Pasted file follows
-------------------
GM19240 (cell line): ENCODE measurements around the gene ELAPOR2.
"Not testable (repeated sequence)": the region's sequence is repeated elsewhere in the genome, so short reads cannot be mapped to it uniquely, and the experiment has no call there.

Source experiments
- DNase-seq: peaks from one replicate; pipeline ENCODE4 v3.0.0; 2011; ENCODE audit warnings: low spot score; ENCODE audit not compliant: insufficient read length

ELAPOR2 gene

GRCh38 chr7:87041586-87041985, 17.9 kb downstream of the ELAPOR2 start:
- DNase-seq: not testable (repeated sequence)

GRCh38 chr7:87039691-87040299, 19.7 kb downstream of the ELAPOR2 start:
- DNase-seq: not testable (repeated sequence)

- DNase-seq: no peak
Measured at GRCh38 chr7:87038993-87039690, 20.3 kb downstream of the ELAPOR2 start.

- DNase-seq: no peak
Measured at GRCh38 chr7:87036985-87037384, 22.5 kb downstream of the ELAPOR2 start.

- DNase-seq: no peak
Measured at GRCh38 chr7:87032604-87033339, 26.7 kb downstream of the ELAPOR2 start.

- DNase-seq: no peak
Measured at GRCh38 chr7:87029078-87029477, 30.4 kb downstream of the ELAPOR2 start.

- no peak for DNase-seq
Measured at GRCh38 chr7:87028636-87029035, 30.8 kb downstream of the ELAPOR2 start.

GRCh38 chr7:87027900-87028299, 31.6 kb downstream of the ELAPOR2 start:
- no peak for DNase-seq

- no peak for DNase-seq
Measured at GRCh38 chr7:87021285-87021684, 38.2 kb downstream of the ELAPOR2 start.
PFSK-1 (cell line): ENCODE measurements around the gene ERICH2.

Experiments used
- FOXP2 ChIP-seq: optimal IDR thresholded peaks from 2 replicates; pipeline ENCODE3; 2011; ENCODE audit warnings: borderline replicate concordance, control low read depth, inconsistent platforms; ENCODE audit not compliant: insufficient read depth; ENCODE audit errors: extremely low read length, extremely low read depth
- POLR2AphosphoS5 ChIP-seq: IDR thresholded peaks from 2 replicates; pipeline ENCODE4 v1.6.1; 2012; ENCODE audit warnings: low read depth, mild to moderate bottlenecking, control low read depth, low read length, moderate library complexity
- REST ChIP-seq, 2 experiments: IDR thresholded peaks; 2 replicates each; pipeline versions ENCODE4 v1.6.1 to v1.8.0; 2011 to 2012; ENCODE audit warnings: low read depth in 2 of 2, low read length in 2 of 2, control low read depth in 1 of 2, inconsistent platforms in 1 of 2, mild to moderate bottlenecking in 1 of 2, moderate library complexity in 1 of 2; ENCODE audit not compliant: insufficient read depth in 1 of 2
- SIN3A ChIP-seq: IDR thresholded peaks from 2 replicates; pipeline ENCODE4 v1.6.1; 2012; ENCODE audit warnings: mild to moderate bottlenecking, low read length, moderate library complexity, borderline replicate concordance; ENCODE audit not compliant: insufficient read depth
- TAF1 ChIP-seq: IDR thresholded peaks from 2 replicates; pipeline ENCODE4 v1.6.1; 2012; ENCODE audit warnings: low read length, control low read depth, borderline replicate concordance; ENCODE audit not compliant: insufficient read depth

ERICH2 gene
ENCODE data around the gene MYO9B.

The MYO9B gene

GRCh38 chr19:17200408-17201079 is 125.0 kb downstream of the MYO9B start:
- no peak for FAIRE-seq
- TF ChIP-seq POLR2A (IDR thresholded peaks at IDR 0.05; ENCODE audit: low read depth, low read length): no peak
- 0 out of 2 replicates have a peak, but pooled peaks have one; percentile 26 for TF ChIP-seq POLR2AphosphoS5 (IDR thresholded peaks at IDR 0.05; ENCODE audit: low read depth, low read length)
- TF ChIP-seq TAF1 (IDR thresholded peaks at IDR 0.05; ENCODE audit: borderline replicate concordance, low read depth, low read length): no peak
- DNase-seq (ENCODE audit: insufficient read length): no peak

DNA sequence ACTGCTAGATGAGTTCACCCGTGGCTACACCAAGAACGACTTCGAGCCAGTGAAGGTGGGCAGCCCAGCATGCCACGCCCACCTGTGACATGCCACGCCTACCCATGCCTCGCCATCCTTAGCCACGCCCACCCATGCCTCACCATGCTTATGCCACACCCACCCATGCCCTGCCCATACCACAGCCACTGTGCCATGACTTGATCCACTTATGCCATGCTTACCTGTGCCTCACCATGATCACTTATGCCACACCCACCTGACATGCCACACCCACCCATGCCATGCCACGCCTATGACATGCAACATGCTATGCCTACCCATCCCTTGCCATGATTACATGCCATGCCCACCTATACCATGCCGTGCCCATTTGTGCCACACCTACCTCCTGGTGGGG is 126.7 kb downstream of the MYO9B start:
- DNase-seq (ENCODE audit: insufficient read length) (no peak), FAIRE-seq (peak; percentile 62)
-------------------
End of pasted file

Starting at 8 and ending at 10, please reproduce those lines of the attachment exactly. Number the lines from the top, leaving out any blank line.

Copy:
GRCh38 chr7:87039691-87040299, 19.7 kb downstream of the ELAPOR2 start:
- DNase-seq: not testable (repeated sequence)

- DNase-seq: no peak